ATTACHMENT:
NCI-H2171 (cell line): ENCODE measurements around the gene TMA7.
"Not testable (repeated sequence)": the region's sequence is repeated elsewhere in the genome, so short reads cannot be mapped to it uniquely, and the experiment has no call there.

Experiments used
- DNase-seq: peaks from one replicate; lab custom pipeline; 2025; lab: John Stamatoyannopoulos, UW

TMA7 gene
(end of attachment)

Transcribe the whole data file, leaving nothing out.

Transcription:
NCI-H2171 (cell line): ENCODE measurements around the gene TMA7.
"Not testable (repeated sequence)": the region's sequence is repeated elsewhere in the genome, so short reads cannot be mapped to it uniquely, and the experiment has no call there.

Experiments used
- DNase-seq: peaks from one replicate; lab custom pipeline; 2025; lab: John Stamatoyannopoulos, UW

TMA7 gene